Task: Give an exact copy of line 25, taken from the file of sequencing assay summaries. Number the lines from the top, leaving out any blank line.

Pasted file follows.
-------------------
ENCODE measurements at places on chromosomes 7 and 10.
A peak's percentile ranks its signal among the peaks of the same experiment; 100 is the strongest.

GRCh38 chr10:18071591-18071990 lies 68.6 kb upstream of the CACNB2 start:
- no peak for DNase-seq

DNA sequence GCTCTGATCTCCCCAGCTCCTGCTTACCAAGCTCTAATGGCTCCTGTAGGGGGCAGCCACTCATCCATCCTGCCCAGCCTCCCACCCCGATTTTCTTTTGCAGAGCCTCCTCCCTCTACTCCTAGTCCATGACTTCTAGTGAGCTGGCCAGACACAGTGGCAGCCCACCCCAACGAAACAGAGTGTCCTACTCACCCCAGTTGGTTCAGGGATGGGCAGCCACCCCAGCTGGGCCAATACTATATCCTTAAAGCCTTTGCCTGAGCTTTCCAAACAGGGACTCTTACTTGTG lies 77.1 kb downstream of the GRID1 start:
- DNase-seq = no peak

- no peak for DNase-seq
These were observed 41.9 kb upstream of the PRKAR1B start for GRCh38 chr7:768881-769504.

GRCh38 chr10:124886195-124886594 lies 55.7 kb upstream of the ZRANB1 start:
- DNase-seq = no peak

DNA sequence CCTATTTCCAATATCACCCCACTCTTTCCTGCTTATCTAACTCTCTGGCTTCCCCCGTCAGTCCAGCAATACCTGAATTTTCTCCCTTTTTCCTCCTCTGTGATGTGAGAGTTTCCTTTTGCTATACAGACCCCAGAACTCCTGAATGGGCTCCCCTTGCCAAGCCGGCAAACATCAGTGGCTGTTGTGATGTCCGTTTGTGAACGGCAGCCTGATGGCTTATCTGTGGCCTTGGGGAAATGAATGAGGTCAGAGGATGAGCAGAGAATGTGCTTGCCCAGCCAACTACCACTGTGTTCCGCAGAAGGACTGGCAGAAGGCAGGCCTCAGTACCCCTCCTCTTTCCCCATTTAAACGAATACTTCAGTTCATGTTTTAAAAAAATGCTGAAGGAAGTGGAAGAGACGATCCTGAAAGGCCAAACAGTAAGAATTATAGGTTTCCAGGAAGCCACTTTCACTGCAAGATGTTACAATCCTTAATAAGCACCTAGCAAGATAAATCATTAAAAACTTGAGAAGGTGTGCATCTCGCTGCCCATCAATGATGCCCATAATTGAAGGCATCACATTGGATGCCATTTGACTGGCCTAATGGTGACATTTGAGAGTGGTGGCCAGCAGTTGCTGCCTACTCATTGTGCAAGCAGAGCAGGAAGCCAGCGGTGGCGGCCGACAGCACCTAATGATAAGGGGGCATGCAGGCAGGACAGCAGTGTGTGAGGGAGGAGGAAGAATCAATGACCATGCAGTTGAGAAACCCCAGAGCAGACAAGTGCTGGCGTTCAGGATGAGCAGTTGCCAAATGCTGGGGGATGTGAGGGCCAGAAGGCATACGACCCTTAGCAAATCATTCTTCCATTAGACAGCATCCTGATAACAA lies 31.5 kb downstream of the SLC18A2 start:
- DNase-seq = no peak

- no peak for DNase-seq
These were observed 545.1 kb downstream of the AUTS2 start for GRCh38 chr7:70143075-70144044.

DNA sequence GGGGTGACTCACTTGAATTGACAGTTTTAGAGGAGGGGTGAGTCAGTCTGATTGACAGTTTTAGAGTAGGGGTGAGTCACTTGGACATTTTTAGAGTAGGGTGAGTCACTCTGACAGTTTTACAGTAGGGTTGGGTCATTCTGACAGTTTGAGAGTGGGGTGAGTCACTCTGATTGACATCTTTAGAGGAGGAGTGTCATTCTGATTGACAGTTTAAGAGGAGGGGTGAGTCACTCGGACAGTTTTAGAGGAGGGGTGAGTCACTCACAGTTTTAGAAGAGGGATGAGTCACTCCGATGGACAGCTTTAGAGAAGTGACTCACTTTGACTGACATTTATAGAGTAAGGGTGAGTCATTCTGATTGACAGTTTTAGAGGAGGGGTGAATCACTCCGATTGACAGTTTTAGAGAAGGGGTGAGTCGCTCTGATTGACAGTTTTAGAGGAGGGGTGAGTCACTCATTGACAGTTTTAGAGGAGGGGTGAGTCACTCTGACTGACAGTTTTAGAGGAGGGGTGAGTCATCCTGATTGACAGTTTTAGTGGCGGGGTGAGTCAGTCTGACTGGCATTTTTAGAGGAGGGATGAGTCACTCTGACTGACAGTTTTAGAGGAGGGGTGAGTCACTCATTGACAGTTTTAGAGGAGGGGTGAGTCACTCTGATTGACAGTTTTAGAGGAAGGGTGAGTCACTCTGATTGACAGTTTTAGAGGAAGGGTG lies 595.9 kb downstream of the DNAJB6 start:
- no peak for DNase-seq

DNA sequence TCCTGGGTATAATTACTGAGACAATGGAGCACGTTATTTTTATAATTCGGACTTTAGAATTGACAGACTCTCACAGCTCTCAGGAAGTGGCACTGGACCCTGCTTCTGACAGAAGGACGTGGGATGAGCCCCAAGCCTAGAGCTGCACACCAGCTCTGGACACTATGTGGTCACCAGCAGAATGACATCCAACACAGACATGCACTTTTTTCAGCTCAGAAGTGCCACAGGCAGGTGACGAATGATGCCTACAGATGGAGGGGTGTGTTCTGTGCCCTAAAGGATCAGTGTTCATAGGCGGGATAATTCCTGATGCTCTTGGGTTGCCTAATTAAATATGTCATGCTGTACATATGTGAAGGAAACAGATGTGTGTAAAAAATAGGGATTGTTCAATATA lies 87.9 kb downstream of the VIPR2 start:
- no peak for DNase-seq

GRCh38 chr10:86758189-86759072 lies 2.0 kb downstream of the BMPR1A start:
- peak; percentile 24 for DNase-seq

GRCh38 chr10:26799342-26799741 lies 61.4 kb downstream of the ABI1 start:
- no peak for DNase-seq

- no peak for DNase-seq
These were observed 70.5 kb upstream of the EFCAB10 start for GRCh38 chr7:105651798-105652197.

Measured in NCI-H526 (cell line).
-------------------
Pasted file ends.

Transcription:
Measured in NCI-H526 (cell line).